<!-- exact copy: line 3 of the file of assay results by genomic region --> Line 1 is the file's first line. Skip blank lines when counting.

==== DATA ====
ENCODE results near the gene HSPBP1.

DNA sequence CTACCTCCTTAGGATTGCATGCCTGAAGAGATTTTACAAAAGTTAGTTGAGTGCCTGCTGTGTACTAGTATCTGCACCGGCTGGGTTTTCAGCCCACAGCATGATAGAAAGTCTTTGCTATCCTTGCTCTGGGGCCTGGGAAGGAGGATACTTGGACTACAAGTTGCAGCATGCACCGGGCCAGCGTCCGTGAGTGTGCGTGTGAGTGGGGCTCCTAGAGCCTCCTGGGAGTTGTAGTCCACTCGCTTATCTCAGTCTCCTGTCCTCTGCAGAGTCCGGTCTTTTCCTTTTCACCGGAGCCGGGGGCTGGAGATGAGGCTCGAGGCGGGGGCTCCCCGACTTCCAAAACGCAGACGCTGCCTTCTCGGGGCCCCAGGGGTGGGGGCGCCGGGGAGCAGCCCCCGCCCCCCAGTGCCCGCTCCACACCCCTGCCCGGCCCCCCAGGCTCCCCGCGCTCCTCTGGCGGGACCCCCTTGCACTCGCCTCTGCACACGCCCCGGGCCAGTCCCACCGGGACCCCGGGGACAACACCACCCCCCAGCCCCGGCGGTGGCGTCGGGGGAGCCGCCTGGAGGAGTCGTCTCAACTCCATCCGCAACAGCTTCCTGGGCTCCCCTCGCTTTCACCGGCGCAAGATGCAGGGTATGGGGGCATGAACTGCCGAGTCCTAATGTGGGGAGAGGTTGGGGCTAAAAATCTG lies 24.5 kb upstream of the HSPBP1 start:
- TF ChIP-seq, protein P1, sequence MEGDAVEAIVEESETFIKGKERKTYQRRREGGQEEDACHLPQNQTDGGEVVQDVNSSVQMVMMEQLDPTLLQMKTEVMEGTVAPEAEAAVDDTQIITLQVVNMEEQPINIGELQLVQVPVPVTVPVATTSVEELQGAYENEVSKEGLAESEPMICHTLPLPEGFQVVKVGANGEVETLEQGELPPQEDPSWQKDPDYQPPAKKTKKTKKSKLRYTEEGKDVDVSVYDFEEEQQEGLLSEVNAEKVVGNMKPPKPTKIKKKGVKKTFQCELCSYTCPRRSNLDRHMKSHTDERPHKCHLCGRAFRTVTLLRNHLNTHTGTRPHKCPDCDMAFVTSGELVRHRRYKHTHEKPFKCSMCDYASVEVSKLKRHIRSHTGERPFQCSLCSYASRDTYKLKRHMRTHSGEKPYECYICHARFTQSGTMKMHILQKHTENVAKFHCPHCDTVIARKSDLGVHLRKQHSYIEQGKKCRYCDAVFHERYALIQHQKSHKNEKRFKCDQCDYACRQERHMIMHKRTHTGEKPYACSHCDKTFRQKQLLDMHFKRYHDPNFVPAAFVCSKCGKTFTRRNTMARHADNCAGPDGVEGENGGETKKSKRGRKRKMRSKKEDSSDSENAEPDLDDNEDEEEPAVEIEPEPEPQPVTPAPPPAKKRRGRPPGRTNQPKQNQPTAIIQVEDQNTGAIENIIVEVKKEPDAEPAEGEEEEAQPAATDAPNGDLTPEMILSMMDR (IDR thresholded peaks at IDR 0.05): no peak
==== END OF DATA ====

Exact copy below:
- TF ChIP-seq, protein P1, sequence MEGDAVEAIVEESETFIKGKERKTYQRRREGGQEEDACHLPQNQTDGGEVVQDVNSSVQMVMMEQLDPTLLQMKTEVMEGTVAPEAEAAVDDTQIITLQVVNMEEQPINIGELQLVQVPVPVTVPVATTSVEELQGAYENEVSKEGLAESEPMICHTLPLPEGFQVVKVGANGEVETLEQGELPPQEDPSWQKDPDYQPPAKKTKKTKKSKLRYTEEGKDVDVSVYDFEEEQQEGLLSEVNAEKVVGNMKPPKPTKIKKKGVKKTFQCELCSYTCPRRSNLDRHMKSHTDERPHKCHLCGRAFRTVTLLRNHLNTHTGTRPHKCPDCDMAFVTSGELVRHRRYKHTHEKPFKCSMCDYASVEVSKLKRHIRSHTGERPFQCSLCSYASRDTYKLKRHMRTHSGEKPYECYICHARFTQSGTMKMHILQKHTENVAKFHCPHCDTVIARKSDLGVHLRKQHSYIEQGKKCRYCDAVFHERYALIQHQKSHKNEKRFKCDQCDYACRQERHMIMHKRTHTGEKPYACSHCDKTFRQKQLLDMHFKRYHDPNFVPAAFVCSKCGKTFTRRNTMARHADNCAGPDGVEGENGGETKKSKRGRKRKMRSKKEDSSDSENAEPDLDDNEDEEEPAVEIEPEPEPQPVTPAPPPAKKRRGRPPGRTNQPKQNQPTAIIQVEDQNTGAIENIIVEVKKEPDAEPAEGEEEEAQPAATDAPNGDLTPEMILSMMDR (IDR thresholded peaks at IDR 0.05): no peak